S. Korean financial firms vulnerable to security breaches: regulator

Seoul urges N. Korea to choose between trust and confrontation

Seoul urges N. Korea to choose between trust and confrontation

Pyongyang’s economic development plan will fail, presidential aide says

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Published : 2013-12-26 21:07
Updated : 2013-12-26 21:07

Responding to Pyongyang’s call to end “hostile” policies, South Korea’s Unification Ministry said Thursday it is up to North Korea to determine whether the two Koreas will follow a path of trust or confrontation.

North Korea’s Committee for the Peaceful Reunification of the Fatherland, the country’s body for inter-Korean affairs, on Wednesday issued a questionnaire addressed to the Park Geun-hye administration, raising seven questions including “Confidence or confrontation?”

In the questionnaire reported on by the North’s official news wire, the committee claimed that President Park had slandered the North and pursued even fiercer confrontation with the country than her predecessor, President Lee Myung-bak, despite her pledges to build trust.

“Whether we will see trust or confrontation depends on North Korea’s attitude,” Seoul’s Unification Ministry said in a statement. “The North should keep in mind that the international community is watching the behavior of North Korea.”

Raising such questions may be aimed at covering up the confusion inside the North, the statement also said, alluding to the country’s recent execution of the North Korean leader’s once-powerful uncle Jang Song-thaek and potential agitation that may have ensued.

“North’s inhumane and senseless acts are leading to a hike in uncertainty on the Korean Peninsula as well as in the Northeast Asia region,” the statement noted.

The latest exchange of barbs comes amid increased attention on the communist country following the execution of Jang for allegedly attempting to overthrow the North Korean regime earlier this month.

The execution of the previous No. 2 figure in the country and guardian of leader Kim Jong-un is believed to reflect Kim’s efforts to tighten his grip on power.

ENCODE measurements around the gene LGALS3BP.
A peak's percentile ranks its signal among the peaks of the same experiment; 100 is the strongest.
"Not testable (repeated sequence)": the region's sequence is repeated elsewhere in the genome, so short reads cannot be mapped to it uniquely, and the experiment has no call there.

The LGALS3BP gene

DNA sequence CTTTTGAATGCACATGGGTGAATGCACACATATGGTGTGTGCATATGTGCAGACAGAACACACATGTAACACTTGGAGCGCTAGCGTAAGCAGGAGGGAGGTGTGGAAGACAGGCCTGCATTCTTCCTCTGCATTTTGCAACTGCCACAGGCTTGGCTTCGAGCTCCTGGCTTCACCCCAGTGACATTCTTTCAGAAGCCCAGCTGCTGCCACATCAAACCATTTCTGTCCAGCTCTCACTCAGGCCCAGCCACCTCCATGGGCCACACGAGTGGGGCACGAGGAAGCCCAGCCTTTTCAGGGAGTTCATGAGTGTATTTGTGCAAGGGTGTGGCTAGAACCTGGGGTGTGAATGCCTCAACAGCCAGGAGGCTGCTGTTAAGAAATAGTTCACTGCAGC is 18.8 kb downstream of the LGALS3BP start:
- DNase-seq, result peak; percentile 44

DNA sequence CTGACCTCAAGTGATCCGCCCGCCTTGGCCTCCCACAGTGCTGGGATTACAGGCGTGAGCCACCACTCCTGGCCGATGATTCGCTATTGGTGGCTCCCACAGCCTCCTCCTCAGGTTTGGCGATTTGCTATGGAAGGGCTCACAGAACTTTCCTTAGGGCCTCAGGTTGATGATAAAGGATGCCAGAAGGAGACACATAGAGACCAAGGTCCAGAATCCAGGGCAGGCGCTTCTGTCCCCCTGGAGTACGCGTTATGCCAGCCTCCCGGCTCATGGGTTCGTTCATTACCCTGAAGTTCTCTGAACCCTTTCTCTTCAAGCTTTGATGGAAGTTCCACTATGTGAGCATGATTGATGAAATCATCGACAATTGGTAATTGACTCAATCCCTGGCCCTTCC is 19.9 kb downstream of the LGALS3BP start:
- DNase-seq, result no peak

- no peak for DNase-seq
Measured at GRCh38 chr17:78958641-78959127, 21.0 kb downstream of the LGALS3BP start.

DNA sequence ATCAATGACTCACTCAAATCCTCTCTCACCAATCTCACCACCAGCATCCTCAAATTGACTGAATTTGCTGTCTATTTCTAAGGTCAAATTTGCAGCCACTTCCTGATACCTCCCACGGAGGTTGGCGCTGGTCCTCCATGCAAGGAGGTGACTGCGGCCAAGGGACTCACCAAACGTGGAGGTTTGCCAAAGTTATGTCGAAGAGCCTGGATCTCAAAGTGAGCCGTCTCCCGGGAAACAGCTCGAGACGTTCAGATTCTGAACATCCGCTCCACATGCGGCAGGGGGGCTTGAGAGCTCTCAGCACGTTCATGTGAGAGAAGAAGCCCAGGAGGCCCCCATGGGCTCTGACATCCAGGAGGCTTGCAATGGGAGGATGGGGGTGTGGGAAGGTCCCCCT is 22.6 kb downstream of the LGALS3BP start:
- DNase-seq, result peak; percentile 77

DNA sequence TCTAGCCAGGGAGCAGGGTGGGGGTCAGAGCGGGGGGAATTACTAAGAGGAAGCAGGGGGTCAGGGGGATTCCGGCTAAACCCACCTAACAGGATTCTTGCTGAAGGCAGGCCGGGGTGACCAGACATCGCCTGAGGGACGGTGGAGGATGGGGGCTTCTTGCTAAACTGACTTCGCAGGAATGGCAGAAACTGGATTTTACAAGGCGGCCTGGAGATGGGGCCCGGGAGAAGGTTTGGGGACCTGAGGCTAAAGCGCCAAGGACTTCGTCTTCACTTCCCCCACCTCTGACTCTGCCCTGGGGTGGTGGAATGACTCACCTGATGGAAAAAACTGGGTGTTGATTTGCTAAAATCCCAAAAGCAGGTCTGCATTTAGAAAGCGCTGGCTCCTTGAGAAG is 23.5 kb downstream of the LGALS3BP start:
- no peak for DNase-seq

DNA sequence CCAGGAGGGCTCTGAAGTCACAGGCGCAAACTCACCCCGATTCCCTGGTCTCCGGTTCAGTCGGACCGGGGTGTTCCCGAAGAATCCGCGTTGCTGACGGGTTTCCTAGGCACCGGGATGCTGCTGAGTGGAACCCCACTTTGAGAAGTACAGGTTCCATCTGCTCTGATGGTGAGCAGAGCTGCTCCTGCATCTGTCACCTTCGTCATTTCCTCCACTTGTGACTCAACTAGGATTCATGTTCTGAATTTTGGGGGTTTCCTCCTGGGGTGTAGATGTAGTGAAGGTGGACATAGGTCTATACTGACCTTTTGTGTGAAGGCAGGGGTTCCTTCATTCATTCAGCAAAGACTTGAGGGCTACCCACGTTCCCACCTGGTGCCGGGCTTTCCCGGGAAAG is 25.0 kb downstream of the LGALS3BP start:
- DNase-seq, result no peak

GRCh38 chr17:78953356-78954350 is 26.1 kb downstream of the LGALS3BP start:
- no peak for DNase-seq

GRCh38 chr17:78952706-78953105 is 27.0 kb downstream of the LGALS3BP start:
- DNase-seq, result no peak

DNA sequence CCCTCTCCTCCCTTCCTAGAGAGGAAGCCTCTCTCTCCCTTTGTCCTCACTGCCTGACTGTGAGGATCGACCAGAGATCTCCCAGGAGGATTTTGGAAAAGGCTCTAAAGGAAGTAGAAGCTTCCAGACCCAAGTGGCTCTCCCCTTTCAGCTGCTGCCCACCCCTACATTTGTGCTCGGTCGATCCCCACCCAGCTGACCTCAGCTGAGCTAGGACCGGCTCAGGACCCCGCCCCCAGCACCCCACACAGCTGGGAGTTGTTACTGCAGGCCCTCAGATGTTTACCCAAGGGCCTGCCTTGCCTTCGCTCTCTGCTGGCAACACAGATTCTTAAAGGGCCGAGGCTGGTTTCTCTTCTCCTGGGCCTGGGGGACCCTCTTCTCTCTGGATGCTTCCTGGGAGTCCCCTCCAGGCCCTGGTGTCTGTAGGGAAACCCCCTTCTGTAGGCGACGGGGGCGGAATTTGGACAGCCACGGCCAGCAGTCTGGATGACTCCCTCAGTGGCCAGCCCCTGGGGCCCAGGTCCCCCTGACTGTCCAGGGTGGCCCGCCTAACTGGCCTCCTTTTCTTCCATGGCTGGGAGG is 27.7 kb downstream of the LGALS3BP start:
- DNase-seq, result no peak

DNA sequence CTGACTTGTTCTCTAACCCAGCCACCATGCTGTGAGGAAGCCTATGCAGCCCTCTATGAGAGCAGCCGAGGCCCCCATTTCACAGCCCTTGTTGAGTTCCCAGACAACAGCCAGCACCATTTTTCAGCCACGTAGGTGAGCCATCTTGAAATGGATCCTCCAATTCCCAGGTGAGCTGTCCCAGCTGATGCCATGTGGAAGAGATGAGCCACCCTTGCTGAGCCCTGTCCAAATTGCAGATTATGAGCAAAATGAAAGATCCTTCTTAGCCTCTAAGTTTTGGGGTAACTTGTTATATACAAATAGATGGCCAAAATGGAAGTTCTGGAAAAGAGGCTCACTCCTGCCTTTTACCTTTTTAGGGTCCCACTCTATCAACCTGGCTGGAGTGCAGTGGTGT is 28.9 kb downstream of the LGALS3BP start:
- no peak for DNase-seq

Earlier in the day, Ju Chul-ki, senior presidential foreign affairs secretary, said North Korea’s plan to attract foreign investment by setting up economic development zones is doomed to fail unless Pyongyang addresses its nuclear weapons programs.

He said in a forum that no one could invest in North Korea properly while tightened U.N. sanctions remain in place against the country for its nuclear tests.

North Korea conducted nuclear tests in 2006, 2009 and February 2013, drawing international condemnation and tougher U.N. sanctions.

Still, North Korea has said it will simultaneously pursue both nuclear and economic development, calling its nuclear programs a deterrent against what it claims to be a hostile policy by the U.S.

South Korea and the U.S. warned that the North’s policy is a dead end for the country.

Ju also called on North Korea to follow in the footstep of either Ukraine or Kazakhstan in giving up nuclear weapons in return for economic aid and security guarantees.

North Korea has rejected previous calls to emulate Libya, which received a set of political incentives after abandoning its nuclear program. (Yonhap News)

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